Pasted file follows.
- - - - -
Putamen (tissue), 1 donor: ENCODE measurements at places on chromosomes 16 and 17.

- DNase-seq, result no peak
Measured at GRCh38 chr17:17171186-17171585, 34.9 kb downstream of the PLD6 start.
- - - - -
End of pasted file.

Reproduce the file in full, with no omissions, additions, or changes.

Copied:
Putamen (tissue), 1 donor: ENCODE measurements at places on chromosomes 16 and 17.

- DNase-seq, result no peak
Measured at GRCh38 chr17:17171186-17171585, 34.9 kb downstream of the PLD6 start.